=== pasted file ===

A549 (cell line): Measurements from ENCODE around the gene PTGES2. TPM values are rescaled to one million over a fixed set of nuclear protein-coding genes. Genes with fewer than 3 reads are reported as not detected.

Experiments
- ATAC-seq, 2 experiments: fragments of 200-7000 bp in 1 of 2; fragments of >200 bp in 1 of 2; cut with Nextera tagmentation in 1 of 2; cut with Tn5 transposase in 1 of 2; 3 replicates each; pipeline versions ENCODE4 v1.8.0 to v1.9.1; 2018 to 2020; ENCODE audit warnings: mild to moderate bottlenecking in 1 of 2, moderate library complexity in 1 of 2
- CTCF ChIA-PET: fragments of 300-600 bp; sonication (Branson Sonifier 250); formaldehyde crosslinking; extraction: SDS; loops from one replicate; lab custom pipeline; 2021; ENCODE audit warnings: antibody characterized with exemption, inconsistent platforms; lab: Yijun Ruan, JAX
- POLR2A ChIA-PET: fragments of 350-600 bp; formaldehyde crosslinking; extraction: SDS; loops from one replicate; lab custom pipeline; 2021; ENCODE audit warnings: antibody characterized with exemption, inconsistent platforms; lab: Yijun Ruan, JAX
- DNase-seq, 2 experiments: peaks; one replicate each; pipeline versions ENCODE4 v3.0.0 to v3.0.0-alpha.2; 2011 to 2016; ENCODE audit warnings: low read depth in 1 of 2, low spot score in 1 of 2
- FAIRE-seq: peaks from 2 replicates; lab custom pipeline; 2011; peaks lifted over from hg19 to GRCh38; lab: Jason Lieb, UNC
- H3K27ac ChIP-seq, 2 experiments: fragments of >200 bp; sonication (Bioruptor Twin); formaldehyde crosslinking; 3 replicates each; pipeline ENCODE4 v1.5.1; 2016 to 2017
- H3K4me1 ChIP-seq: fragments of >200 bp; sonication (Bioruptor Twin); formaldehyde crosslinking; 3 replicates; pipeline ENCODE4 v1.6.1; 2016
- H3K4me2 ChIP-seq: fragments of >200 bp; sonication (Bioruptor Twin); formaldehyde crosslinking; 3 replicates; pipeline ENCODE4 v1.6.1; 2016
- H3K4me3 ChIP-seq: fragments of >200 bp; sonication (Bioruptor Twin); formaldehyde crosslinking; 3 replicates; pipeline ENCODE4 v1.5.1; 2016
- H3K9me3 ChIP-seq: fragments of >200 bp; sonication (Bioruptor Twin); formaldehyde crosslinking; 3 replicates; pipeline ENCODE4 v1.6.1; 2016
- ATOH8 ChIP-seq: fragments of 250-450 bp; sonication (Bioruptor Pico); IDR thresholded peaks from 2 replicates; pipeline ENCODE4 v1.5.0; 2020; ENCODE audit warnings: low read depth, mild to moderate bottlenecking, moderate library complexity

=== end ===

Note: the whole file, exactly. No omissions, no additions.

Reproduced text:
A549 (cell line): Measurements from ENCODE around the gene PTGES2. TPM values are rescaled to one million over a fixed set of nuclear protein-coding genes. Genes with fewer than 3 reads are reported as not detected.

Experiments
- ATAC-seq, 2 experiments: fragments of 200-7000 bp in 1 of 2; fragments of >200 bp in 1 of 2; cut with Nextera tagmentation in 1 of 2; cut with Tn5 transposase in 1 of 2; 3 replicates each; pipeline versions ENCODE4 v1.8.0 to v1.9.1; 2018 to 2020; ENCODE audit warnings: mild to moderate bottlenecking in 1 of 2, moderate library complexity in 1 of 2
- CTCF ChIA-PET: fragments of 300-600 bp; sonication (Branson Sonifier 250); formaldehyde crosslinking; extraction: SDS; loops from one replicate; lab custom pipeline; 2021; ENCODE audit warnings: antibody characterized with exemption, inconsistent platforms; lab: Yijun Ruan, JAX
- POLR2A ChIA-PET: fragments of 350-600 bp; formaldehyde crosslinking; extraction: SDS; loops from one replicate; lab custom pipeline; 2021; ENCODE audit warnings: antibody characterized with exemption, inconsistent platforms; lab: Yijun Ruan, JAX
- DNase-seq, 2 experiments: peaks; one replicate each; pipeline versions ENCODE4 v3.0.0 to v3.0.0-alpha.2; 2011 to 2016; ENCODE audit warnings: low read depth in 1 of 2, low spot score in 1 of 2
- FAIRE-seq: peaks from 2 replicates; lab custom pipeline; 2011; peaks lifted over from hg19 to GRCh38; lab: Jason Lieb, UNC
- H3K27ac ChIP-seq, 2 experiments: fragments of >200 bp; sonication (Bioruptor Twin); formaldehyde crosslinking; 3 replicates each; pipeline ENCODE4 v1.5.1; 2016 to 2017
- H3K4me1 ChIP-seq: fragments of >200 bp; sonication (Bioruptor Twin); formaldehyde crosslinking; 3 replicates; pipeline ENCODE4 v1.6.1; 2016
- H3K4me2 ChIP-seq: fragments of >200 bp; sonication (Bioruptor Twin); formaldehyde crosslinking; 3 replicates; pipeline ENCODE4 v1.6.1; 2016
- H3K4me3 ChIP-seq: fragments of >200 bp; sonication (Bioruptor Twin); formaldehyde crosslinking; 3 replicates; pipeline ENCODE4 v1.5.1; 2016
- H3K9me3 ChIP-seq: fragments of >200 bp; sonication (Bioruptor Twin); formaldehyde crosslinking; 3 replicates; pipeline ENCODE4 v1.6.1; 2016
- ATOH8 ChIP-seq: fragments of 250-450 bp; sonication (Bioruptor Pico); IDR thresholded peaks from 2 replicates; pipeline ENCODE4 v1.5.0; 2020; ENCODE audit warnings: low read depth, mild to moderate bottlenecking, moderate library complexity